To Catalyze Effective Sustainability Solutions, Science Must Study and Transform Itself

Brian D. Fath, Dan Fiscus | June 20, 2019 | Leave a Comment Download as PDF

Hexaflexagon Design for Representing the Hyperset Formalism of Life

Science is an important tool to help develop solutions as we address the global ecological crisis. Science has helped understand causes and develop solutions to many subsets of our systemic crisis, including climate disruption; species extinctions; pollution; energy challenges; food, water, and soil challenges; ocean acidification; nitrogen cycle disruption, and more. However, scientists can yield potentially greater leverage for lasting solutions if we embark on a self-reflection to study science itself. The goal is to foster a paradigm shift toward great leaps ahead for solving the systemic global ecological crisis. We published a book, Foundations for Sustainability: A Coherent Framework of LifeEnvironment Relations, in November 2018 that presents this case in detail.

Three ideas provide context for science reform toward paradigm shift. First, we identify industrial culture as the source of the causes of our systemic global ecological crisis. Next, we see industrial culture as driven by science. Finally, we see a two-way interface by which science not only learns about the world and increases knowledge, but also transforms the world. We cite and employ the “modeling relation” of Robert Rosen to explain how and why the two-way bridge between science and the world necessarily leads science to alter the world. For examples, note that to build a microscope, or to compare two fertilizer application rates on experimental farm plots, scientists must alter the real-world systems they seek to understand. This alteration occurs directly (on the farm plots) and in the larger surrounding environment (in manufacture of a microscope using energy, materials, human labor, etc.). We suggest this world-altering characteristic applies to all of science.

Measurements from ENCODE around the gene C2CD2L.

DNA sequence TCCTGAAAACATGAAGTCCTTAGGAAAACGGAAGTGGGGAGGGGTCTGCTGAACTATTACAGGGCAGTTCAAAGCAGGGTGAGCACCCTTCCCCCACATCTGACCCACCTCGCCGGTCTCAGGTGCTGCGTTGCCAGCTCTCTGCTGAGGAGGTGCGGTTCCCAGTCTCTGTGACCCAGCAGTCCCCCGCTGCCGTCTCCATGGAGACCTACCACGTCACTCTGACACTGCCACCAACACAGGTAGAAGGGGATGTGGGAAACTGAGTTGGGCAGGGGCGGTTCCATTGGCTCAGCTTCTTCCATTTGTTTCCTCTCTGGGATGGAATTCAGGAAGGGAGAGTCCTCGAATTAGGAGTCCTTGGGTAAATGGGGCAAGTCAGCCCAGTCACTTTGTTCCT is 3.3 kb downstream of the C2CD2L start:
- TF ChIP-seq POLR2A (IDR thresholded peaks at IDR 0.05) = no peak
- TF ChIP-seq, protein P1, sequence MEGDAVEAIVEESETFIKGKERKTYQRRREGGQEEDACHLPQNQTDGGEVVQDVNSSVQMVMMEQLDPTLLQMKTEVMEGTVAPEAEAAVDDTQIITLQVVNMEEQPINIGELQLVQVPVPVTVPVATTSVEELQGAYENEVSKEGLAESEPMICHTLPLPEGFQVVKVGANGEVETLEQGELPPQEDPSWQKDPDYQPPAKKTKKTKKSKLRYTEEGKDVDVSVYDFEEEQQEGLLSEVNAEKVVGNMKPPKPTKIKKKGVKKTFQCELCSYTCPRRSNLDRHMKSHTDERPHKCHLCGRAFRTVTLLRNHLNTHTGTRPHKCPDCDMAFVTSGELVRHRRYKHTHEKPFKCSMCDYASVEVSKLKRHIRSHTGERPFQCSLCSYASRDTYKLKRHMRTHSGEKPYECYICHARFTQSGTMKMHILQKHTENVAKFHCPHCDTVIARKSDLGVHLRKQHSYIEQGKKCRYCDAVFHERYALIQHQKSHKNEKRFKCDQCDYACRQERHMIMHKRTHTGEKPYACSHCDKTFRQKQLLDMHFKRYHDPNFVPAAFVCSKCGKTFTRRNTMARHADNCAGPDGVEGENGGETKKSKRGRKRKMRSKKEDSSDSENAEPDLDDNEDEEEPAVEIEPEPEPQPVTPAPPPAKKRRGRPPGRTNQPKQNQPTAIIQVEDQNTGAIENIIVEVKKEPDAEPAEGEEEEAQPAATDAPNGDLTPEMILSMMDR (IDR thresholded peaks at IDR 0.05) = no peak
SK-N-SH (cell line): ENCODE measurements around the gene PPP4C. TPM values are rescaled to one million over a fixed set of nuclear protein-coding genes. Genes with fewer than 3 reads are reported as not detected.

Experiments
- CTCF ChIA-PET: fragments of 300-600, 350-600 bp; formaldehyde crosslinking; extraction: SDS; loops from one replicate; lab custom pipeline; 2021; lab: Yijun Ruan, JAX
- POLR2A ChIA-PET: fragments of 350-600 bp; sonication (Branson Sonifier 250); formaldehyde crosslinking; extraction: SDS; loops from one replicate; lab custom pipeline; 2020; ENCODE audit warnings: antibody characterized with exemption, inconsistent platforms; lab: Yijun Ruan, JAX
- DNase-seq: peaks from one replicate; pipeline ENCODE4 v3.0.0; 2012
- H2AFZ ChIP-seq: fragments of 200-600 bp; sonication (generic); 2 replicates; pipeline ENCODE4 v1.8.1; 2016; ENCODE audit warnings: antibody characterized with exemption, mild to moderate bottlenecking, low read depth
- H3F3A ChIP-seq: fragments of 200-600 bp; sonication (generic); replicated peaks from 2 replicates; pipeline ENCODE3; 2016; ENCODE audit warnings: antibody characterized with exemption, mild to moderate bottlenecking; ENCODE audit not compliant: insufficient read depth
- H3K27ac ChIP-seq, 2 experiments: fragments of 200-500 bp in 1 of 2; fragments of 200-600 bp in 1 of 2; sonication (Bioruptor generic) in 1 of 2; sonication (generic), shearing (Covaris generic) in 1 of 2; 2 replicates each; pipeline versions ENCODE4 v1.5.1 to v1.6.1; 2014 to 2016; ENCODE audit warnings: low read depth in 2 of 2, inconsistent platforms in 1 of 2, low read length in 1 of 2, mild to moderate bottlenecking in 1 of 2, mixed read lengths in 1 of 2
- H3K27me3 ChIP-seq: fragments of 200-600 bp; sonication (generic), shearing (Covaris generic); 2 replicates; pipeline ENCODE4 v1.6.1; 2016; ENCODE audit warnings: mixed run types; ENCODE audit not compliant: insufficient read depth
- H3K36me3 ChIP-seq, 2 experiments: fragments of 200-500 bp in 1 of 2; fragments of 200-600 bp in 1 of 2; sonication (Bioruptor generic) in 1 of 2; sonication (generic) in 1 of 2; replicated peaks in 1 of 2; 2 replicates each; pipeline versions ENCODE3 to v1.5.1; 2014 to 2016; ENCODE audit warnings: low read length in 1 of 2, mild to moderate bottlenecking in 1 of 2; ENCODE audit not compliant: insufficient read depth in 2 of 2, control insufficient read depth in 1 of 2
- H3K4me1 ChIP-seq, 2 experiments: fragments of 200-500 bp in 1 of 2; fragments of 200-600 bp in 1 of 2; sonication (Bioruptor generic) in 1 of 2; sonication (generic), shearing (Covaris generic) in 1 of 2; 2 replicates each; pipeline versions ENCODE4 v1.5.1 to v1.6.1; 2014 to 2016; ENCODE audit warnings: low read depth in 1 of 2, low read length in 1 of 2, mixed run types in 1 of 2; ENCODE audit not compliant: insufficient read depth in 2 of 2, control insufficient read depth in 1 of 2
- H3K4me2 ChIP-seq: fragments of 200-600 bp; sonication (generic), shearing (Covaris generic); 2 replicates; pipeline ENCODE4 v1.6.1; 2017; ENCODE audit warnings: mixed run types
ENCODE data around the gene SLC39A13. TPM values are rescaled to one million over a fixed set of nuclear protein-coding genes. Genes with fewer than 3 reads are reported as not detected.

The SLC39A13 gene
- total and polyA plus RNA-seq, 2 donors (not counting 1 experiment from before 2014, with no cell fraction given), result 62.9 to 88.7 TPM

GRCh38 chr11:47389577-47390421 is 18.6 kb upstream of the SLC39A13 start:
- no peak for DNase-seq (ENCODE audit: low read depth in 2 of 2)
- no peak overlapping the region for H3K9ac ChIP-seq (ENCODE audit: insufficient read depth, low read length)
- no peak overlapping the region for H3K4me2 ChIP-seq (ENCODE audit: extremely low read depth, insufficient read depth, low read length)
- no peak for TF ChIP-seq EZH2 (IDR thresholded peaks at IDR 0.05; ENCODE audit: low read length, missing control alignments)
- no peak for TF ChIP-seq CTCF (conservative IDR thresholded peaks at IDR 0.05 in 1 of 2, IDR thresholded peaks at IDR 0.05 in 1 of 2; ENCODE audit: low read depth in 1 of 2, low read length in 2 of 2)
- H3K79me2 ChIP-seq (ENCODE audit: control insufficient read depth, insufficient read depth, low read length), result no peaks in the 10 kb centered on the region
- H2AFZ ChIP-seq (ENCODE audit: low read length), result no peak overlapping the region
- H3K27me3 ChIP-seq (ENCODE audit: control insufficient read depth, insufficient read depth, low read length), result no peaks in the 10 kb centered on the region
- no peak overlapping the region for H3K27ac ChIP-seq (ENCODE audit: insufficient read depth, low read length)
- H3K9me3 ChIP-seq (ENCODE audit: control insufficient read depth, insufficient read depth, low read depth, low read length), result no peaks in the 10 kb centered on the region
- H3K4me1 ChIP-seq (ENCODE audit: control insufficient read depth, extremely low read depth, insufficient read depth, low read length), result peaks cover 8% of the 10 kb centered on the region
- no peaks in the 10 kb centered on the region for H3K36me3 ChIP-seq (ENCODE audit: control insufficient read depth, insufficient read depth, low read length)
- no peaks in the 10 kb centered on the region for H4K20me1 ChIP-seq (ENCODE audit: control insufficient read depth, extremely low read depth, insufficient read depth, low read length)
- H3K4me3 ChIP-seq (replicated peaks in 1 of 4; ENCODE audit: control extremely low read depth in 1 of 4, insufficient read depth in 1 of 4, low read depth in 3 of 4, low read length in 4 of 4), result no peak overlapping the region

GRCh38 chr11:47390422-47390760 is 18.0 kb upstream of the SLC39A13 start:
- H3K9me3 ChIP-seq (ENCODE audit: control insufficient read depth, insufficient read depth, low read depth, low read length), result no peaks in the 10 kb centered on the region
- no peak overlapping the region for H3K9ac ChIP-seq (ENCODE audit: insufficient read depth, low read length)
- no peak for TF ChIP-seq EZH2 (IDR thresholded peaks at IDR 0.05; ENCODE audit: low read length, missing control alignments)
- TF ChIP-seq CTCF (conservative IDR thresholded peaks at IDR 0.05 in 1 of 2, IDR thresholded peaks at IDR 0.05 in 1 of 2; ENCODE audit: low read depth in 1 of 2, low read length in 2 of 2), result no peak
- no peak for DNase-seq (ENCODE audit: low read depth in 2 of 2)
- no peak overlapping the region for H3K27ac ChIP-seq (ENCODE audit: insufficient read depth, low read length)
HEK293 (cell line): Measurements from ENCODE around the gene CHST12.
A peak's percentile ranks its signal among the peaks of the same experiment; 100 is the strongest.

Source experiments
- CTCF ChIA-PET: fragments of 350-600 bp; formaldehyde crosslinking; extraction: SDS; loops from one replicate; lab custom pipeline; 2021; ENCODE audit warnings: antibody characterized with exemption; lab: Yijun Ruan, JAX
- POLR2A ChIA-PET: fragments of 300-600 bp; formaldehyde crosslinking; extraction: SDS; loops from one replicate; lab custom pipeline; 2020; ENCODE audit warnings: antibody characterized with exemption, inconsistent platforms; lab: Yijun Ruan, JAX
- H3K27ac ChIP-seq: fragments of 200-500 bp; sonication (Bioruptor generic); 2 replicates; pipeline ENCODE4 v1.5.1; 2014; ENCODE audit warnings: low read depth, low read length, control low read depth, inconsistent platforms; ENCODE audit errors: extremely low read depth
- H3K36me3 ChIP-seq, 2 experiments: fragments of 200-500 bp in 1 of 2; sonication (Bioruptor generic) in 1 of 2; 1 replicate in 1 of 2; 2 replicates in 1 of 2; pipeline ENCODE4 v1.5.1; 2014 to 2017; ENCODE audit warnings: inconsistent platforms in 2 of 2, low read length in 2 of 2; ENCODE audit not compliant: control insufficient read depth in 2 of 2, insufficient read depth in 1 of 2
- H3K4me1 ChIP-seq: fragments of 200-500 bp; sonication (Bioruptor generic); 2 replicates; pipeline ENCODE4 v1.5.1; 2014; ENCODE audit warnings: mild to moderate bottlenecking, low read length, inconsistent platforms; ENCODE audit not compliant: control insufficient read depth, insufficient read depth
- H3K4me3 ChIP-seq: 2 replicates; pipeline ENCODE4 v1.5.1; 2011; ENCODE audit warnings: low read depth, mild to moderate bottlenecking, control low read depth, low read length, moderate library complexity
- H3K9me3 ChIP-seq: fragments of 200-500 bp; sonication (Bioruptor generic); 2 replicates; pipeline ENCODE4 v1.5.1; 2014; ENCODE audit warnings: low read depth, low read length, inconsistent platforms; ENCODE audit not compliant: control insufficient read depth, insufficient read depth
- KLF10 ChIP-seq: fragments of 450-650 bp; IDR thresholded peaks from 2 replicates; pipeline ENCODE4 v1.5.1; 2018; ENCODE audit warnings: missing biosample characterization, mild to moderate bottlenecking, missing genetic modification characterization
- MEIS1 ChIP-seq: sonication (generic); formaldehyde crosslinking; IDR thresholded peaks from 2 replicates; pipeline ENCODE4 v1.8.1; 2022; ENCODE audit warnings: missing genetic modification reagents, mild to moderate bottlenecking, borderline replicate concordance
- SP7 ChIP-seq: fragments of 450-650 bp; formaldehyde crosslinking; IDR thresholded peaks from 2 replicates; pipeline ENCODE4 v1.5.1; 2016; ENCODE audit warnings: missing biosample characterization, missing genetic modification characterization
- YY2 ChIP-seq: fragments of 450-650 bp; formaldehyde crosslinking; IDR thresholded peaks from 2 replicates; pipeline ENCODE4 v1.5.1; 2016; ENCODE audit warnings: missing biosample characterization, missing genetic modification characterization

Our proposal to turn science inward to study and transform itself emerged from studies of ecosystems, ecological networks, and related systems sciences. Applying a systems thinking focus on function and purpose to biology, ecology and life sciences, we see the need to revise fundamental understanding of life, humans, culture, and environment.

We propose that the function of life systems is not only to survive and reproduce, as often considered for organism and individual life forms. Nor is the function primarily to evolve, as often considered for species and population life forms. We also see an integral function of life systems is to improve the quality and capacity of the environment to support life. This self-referential goal is inherently beneficial – the better the environmental quality for life support, the better the odds of life survival and evolution. As we document in our book, solid evidence demonstrates that life systems considered holistically – integrating organism, ecosystem, and biosphere forms – do in fact improve their environment as they operate. Archetypal observations that prove this claim are Earth’s oxygen atmosphere and terrestrial soils.

Once we consider that life as a unified whole improves its environment, we then become aware that industrial culture is aberrant. Failing to achieve the fundamental life system function of environmental improvement is an indicator of something deeply dysfunctional in industrial culture, and by extension, in the essence of science. The profound impact increases: industrial culture, informed and driven by science, not only fails to improve the environment – industrial culture degrades and seriously damages the capacity of the planetary environment to support life.

This narrative, a system of ideas, brings to light a new area for examination in work to solve the global ecological crisis. Using the systems approach, and comparing system function with respect to environment, we can ask a dual set of questions:

  • What kind of system improves itself and its environment, survives, evolves, heals and repairs itself and its environment, gains energy, and increases in complexity over time?
  • What kind of system damages and degrades its environment, breaks down, wears out, and runs out of energy over time?

The answer to the first question is “Life”, the life-environment system as a unified whole, which achieves those unique outcomes that are positive for both the Life system and its environmental context.

Answers to the second question could be “a machine” or “industrial culture”. Machines have a negative impact on their environment in accord with the 2nd Law of Thermodynamics. And machines suffer entropic degradation due to friction, rust, and other effects which machines themselves are unable to heal or self-repair.